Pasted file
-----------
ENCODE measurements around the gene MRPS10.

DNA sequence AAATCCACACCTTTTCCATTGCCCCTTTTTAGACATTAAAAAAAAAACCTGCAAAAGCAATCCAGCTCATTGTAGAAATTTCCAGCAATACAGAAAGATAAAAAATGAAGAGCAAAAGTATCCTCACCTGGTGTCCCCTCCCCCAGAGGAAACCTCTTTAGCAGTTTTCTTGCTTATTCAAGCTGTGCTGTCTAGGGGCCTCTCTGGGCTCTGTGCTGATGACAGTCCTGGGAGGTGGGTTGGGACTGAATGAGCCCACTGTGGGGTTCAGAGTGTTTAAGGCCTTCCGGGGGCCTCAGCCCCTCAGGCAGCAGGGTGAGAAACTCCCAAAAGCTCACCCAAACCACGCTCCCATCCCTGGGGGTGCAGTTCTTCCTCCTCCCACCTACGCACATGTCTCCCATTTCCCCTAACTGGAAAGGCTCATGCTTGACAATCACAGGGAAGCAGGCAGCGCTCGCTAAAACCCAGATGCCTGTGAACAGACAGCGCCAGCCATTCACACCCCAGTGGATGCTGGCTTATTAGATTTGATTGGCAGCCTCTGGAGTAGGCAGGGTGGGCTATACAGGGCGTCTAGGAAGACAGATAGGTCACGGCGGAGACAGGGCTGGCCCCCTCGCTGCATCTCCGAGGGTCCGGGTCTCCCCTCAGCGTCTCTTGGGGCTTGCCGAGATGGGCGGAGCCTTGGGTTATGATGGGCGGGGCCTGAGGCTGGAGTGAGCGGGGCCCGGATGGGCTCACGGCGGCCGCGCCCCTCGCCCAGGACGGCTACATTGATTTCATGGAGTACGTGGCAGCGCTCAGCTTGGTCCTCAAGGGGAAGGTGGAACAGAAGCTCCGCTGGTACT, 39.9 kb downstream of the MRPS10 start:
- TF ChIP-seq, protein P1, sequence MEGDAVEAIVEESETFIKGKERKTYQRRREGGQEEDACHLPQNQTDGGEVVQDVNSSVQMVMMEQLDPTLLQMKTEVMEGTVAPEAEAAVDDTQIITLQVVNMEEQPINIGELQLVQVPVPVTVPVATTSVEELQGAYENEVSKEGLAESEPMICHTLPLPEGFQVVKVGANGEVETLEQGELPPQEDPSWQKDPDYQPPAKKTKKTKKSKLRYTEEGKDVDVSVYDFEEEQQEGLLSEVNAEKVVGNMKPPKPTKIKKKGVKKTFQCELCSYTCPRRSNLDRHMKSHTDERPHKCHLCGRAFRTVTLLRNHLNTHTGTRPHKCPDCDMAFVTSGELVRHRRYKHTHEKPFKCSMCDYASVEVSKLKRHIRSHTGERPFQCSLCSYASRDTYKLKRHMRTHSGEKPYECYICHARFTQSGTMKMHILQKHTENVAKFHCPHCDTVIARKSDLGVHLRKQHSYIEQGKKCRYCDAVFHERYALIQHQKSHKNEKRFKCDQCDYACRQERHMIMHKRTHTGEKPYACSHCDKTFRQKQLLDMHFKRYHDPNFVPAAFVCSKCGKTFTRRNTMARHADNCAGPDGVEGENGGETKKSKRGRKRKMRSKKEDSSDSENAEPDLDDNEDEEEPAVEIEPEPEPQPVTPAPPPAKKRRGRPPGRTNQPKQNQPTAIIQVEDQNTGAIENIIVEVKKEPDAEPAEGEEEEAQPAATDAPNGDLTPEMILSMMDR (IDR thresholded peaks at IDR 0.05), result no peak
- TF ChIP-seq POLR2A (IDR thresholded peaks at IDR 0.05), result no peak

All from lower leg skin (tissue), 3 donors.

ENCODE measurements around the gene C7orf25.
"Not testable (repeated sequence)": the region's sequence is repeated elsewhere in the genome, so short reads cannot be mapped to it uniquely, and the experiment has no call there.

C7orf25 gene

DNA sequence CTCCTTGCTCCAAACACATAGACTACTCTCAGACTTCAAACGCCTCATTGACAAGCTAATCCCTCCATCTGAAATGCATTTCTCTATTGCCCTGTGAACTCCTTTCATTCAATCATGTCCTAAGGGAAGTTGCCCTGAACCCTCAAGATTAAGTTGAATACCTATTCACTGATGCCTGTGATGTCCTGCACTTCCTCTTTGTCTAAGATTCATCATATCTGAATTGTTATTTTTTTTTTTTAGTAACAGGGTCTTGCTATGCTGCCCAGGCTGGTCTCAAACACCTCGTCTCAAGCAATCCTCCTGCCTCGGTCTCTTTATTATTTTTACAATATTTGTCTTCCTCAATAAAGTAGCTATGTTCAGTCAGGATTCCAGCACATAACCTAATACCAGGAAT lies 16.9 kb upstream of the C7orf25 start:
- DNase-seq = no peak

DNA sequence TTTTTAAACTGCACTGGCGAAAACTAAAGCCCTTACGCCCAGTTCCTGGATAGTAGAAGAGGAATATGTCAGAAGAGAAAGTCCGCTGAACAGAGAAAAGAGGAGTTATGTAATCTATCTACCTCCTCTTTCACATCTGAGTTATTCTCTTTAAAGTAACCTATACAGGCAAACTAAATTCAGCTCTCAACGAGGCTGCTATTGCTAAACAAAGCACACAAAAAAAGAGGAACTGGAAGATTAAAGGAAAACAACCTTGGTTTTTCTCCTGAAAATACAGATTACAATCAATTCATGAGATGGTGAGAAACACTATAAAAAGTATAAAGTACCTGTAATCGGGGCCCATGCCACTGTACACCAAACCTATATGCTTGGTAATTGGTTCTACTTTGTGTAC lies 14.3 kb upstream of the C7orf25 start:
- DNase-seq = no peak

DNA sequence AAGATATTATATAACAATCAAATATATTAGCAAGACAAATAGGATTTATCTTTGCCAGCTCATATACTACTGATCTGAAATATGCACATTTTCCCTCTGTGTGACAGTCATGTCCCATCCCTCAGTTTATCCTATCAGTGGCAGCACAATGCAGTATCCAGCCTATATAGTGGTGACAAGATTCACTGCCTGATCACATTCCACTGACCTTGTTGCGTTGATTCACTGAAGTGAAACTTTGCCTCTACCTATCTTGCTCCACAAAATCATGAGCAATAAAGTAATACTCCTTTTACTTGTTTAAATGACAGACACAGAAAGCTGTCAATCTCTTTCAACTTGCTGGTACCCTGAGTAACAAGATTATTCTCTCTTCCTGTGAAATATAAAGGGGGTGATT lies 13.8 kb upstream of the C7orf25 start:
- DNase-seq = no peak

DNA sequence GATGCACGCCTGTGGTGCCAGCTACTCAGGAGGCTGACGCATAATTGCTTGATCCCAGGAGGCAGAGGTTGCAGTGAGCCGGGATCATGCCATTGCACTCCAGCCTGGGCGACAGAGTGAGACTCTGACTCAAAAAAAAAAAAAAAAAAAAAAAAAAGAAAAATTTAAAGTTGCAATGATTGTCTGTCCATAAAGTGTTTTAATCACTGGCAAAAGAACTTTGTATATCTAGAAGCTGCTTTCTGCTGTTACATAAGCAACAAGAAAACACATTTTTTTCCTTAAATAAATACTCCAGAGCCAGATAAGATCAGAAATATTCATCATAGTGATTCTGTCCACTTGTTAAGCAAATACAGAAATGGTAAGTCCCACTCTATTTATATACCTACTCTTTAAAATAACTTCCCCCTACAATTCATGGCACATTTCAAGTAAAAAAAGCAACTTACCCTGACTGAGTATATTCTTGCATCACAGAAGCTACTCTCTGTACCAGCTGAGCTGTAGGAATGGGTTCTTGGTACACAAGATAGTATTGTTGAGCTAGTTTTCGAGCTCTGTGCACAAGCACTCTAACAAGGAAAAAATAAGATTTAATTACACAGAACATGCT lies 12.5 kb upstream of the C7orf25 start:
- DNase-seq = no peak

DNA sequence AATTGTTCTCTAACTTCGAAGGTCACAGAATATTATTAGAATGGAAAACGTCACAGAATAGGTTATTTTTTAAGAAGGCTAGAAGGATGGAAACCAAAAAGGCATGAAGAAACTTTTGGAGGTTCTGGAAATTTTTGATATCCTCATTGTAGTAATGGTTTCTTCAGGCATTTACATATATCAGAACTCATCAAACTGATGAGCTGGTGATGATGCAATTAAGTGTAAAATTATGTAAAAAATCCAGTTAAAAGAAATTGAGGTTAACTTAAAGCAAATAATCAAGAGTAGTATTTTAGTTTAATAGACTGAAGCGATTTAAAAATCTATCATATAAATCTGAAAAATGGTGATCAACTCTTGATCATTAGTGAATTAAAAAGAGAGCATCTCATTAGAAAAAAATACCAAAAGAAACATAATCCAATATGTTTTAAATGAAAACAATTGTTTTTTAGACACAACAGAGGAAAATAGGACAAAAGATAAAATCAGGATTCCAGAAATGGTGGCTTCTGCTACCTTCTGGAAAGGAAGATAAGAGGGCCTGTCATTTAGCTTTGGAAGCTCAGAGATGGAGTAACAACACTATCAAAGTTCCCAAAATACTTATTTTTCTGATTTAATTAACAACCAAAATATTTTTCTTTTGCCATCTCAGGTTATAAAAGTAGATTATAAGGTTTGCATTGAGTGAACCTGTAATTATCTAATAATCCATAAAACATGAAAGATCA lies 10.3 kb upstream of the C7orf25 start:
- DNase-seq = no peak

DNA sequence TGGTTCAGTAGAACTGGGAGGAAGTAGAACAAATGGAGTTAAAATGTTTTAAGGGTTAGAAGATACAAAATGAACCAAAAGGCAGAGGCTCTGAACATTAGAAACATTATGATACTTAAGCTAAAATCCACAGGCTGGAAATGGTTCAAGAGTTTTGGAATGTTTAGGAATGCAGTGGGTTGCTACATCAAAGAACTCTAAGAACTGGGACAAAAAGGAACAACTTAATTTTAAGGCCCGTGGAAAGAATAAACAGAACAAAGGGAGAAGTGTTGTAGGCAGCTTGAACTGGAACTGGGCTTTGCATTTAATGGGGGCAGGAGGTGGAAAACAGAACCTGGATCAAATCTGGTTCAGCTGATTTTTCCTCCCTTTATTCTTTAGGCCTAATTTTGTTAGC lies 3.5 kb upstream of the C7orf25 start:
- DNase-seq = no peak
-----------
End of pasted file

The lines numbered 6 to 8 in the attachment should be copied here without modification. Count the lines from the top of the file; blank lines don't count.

ENCODE measurements around the gene C7orf25.
"Not testable (repeated sequence)": the region's sequence is repeated elsewhere in the genome, so short reads cannot be mapped to it uniquely, and the experiment has no call there.

C7orf25 gene